- Roll On Through: Create an Iterative List in Excel Without Any Real Coding
- Dynamic Tension! Creating and Using Dynamic Named Ranges in Excel
- Active-X Gonna Give it to Ya
- Your Invitation to the Excel Pivot Party
- Slicing Excel: The Way of The Knife
- Yes...If(And)): Excel’s Mighty “IF” Statement
- Getting Iffy With it: Conditional Statements in Excel
- Taking Out the Trash: Dirty Data in Excel
- Dealing with Dirty Data in Excel
- Doing the Excel Data Dance
- Adventures in Excel: Power to the Pivot
- The Art of Excel Pivot Tables
- The One Excel Formula to Rule Them All
- Excel Showdown: Index Match vs. The Lookups
- How I Stopped Worrying and Learned to Love the Formula
- Excel Data Manipulation: a Guide For Everyone
I know its been a while, but you'd be surprised how little time an energy you have when you're building a plane while you're flying it...or perhaps, if you've been reading along with this series, you won't.
Before jumping right into the deep end and showing you some lesser known (but supremely useful) tricks to save even more time (which you'll no doubt use to implement new tricks to save more time, it's a vicious cycle), allow me to introduce the downside of dabbling in the mystic arts:
One of the issues that nearly any overly competent technical analyst will run into eventually is what I'd like to call "the competence loop." This is what happens when your company doesn't understand what you do (because if they did, you literally wouldn't need to exist), but they do understand that you finish your work faster than everyone else, and noticing that when they give you more work, it doesn't take you any longer to finish. Now you may be asking how this could be and the answer is simple: you're curious, get frustrated with monotony, and are easily bored. Perhaps you're seeing how this materializes, and if you're a faithful reader, I know this has happened to you:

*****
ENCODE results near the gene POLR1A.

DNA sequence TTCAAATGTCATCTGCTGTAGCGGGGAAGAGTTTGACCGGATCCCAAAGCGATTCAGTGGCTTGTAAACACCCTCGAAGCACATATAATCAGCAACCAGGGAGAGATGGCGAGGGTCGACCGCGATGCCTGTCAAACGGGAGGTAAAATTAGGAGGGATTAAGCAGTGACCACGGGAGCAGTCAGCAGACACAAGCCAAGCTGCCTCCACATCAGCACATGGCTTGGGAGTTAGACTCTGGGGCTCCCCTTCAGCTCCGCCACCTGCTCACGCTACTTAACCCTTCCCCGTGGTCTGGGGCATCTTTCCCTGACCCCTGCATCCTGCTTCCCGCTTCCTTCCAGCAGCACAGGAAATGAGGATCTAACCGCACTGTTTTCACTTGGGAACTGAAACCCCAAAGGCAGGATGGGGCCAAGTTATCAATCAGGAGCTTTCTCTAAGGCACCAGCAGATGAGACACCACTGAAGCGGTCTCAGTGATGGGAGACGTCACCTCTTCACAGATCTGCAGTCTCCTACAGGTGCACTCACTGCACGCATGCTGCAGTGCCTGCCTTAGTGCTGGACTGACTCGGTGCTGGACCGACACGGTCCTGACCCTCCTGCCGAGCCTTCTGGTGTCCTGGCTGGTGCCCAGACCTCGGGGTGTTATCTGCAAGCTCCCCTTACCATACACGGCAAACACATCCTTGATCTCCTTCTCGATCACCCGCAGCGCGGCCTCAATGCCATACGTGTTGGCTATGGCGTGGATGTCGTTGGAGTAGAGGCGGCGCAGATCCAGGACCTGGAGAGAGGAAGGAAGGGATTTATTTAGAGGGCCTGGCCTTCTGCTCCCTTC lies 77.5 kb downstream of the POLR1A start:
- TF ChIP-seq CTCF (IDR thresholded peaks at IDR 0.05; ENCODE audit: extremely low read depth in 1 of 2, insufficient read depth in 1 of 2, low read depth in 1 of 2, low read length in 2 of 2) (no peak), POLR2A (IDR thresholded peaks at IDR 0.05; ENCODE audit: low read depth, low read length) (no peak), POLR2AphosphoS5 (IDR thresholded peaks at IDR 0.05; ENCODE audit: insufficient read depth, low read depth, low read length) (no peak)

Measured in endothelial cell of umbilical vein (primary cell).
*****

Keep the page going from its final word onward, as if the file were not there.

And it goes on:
- You begin to get frustrated with time consuming spreadsheet tasks (which is what your company thinks you do).
- Your frustration leads you the realization that there has to be an easier, faster, and possibly even more accurate way (it's much harder to type something wrong when you're not typing it!)
- Your curiosity leads you to begin researching and eventually implementing a new strategy that does your spreadsheet work for you.
- You enter a holding pattern where you keep coming up with more and more efficient ways to accomplish your old tasks, and you've probably shared them with your team.
- Your boss will be mind-boggled with how you're doing this, and will offer you more complex work.
- You will accept this work because you're now frequently bored at work with your work, working for you (so that you can drive while you drive).
- In roughly a year, your company will misunderstand what you're good at, and will now change your job to primarily helping others on your team with their work. However, this proves to be difficult, because some people that you work with have a different skill-set, and would probably be a lot better at management/training/and supervision than you.